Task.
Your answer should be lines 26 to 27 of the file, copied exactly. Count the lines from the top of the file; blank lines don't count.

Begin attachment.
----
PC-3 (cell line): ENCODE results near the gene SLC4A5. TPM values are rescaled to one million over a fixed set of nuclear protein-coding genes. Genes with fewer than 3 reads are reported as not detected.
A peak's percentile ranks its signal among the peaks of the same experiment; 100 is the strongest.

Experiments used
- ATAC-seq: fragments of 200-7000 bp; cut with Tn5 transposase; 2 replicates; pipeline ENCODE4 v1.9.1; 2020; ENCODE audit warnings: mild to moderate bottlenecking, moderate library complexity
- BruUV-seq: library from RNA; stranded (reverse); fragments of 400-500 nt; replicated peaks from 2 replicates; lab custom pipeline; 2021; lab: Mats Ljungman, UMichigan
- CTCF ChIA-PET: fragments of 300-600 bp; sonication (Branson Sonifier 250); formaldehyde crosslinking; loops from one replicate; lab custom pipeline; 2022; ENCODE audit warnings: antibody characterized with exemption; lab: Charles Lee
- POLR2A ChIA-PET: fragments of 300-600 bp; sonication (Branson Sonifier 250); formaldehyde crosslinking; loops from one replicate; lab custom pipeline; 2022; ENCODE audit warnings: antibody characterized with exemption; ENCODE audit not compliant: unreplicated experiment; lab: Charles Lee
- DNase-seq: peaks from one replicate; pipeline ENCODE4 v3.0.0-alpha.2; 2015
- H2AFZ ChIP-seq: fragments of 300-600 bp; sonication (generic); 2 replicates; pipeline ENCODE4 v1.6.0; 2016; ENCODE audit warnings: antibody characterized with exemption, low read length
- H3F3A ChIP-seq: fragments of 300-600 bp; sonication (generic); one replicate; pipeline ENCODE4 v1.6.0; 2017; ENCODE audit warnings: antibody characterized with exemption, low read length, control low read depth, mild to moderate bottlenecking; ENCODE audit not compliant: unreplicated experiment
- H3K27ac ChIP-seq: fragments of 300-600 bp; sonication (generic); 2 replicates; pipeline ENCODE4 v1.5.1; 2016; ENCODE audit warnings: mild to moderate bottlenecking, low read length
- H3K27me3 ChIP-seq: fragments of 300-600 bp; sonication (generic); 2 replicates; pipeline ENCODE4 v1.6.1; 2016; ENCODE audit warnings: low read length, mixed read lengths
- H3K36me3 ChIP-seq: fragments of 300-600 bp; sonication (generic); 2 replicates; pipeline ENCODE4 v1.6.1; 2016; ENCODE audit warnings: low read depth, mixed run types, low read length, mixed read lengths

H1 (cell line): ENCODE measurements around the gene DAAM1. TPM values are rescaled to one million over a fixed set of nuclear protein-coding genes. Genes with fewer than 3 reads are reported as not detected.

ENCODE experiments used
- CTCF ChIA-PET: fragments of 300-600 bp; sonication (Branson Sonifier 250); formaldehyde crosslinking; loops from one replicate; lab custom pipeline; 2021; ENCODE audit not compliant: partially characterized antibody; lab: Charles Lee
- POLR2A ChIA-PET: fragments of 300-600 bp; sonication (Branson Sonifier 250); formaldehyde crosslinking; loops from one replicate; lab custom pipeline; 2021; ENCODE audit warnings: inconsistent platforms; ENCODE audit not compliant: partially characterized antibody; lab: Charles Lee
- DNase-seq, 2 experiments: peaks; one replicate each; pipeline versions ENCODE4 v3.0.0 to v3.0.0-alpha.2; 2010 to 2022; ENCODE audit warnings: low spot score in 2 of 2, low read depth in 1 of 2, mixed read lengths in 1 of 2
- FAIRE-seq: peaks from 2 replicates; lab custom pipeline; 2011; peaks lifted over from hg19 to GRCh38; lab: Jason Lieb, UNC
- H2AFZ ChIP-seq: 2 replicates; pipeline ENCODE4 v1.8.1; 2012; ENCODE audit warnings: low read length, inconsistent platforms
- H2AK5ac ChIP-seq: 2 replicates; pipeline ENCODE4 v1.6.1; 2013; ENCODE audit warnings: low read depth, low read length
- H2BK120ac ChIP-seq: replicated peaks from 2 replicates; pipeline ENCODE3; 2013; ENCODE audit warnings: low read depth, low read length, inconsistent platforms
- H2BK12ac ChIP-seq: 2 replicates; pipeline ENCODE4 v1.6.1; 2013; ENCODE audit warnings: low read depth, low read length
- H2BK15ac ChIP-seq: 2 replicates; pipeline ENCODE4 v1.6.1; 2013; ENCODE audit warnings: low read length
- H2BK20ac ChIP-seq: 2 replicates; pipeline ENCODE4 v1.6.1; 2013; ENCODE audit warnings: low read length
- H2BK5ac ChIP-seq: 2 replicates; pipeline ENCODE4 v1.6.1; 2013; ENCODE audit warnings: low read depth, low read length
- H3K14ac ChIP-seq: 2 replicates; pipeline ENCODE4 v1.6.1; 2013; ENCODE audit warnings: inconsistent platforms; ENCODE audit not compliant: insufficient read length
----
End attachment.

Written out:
- H2BK5ac ChIP-seq: 2 replicates; pipeline ENCODE4 v1.6.1; 2013; ENCODE audit warnings: low read depth, low read length
- H3K14ac ChIP-seq: 2 replicates; pipeline ENCODE4 v1.6.1; 2013; ENCODE audit warnings: inconsistent platforms; ENCODE audit not compliant: insufficient read length